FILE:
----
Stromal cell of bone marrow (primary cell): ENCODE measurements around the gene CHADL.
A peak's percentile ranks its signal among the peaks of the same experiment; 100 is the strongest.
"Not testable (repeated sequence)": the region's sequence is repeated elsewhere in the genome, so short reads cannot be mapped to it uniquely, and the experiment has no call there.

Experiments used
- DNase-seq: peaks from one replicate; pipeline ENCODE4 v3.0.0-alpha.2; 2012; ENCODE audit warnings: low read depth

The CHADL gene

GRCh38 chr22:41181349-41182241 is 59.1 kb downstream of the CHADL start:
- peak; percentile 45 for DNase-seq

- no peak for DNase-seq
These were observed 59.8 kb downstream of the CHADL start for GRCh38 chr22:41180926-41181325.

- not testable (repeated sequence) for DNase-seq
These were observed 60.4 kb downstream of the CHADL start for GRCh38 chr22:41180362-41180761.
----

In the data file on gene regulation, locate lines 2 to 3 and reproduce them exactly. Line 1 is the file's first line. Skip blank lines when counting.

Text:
A peak's percentile ranks its signal among the peaks of the same experiment; 100 is the strongest.
"Not testable (repeated sequence)": the region's sequence is repeated elsewhere in the genome, so short reads cannot be mapped to it uniquely, and the experiment has no call there.